In today’s technology driven medical world, disease diagnosis is relying more and more on sophisticated machinery and complex tests. Having received my medical training in this era when the physician’s diagnostic armamentarium is expanding with imaging modalities, biomarkers, and other technologies, I was astonished to learn of a new approach that utilizes the principles of behavior and concepts of olfaction to train rats to diagnose tuberculosis. I set out to learn more about this novel method and understand how rodents can be used in the diagnosis of this disease.
To start lets review tuberculosis. This disease is caused by a bacterium, Mycobacterium tuberculosis to be precise, and transmitted in the air through respiratory droplets. While tuberculosis most commonly attacks the lungs, it can cause disease in other organs as well. Tuberculosis is a significant contributor to morbidity and mortality, especially in the developing world. According to the WHO, in 2009 alone there were 9.4 million new cases of the disease and 1.3 million deaths as a result of it. Tuberculosis poses an important public health problem because it can easily be transmitted. The disease is more common in people with HIV and therefore, more prevalent in Sub-Saharan Africa, where rates of HIV are greater.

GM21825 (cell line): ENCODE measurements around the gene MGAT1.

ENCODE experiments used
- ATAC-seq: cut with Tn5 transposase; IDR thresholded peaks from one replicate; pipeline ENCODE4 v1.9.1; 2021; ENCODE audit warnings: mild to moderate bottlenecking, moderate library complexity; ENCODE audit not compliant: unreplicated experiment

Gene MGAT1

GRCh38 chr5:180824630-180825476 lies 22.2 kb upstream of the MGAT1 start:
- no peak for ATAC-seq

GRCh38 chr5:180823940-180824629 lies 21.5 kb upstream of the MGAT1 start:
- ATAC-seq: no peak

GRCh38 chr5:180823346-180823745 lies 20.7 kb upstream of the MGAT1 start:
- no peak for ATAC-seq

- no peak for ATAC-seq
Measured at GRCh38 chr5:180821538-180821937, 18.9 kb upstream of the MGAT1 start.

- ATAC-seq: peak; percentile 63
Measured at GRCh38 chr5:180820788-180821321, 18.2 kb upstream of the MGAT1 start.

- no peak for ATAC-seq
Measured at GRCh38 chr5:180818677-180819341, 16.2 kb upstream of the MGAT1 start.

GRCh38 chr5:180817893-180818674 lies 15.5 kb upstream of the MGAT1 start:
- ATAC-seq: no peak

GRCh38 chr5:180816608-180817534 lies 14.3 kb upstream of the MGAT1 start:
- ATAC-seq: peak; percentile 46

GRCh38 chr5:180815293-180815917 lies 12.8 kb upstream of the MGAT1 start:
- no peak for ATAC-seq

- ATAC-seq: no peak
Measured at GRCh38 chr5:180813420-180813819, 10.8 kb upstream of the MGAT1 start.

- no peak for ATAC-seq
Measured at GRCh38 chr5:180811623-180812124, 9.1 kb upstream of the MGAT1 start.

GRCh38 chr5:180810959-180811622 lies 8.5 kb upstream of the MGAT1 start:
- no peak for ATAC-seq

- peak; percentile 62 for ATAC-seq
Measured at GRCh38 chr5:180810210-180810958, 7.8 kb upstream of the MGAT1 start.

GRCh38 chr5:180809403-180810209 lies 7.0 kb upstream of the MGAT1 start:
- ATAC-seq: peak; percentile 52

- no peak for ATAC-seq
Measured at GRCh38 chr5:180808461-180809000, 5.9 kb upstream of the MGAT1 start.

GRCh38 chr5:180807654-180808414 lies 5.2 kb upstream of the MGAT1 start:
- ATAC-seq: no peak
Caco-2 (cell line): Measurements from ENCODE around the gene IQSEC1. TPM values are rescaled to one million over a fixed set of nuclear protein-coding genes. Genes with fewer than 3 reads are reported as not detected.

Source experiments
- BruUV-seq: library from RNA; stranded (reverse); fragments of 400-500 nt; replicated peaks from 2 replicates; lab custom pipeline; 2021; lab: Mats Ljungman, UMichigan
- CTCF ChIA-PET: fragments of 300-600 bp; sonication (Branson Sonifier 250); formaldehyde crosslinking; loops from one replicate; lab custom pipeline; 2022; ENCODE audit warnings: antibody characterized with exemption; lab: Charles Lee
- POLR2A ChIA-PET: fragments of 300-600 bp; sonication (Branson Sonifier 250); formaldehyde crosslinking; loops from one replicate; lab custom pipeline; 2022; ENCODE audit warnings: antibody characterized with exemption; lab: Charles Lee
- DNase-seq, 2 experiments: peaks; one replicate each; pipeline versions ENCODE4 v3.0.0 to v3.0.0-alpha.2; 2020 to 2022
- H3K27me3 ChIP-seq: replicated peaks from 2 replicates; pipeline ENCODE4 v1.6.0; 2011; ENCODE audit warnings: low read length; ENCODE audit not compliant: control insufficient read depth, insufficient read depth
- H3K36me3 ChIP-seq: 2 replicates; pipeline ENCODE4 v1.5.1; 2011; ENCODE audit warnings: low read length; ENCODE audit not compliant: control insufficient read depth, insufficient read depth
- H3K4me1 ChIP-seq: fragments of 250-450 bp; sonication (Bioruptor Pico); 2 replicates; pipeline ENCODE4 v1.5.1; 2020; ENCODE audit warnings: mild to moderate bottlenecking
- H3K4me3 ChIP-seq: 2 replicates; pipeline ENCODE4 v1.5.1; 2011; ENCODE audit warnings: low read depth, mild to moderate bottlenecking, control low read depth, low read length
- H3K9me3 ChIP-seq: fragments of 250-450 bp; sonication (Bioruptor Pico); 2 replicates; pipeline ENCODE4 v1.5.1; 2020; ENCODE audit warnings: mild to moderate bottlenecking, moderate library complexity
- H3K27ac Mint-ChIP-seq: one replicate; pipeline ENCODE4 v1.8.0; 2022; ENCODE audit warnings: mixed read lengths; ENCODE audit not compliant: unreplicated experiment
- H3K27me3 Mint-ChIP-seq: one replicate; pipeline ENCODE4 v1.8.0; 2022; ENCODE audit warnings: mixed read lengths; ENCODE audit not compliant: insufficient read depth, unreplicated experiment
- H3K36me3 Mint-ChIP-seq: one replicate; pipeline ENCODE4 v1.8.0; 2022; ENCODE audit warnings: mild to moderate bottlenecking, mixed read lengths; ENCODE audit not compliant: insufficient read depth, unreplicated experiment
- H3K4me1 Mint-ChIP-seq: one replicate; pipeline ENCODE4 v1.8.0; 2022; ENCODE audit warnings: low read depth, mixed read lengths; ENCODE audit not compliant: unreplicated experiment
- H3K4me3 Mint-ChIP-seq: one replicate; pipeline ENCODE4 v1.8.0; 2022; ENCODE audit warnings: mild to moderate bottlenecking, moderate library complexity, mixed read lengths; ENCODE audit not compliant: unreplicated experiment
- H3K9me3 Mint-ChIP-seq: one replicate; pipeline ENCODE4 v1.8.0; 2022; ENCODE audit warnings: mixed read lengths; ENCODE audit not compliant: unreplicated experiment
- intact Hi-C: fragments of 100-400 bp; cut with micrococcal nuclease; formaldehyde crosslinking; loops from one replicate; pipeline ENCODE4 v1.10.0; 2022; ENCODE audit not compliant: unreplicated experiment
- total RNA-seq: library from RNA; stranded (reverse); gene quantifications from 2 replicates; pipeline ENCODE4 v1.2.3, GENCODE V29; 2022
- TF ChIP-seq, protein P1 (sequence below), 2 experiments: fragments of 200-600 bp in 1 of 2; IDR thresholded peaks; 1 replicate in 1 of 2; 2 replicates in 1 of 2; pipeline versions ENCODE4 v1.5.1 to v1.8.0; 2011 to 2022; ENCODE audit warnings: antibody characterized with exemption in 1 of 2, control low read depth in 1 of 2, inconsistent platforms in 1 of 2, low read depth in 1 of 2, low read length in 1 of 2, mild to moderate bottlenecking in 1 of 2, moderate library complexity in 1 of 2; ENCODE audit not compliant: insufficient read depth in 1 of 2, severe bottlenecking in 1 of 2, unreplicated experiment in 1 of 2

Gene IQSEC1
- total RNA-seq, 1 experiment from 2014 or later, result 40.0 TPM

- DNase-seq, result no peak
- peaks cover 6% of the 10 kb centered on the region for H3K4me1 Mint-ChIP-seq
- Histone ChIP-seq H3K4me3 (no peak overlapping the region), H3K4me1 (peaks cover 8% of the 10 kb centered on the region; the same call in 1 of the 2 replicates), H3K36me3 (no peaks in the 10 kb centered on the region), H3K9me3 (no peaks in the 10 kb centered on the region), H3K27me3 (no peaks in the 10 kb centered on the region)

The most common method for diagnosing tuberculosis in the developing world is smear microscopy, in which slide smears of sputum samples are stained with a special dye and visualized under the microscope. This approach to diagnosis is relatively inexpensive but requires trained technicians who can visualize the samples and look for mycobacteria. Not all regions of the developing world have the facilities or the staff to perform microscopy for tuberculosis detection. In addition, the capacity of this method to detect positive cases varies greatly. Some studies have reported that only 20% of positive cases were detected using microscopy. As a result, alternative methods of tuberculosis detection are needed, especially in resource-limited settings.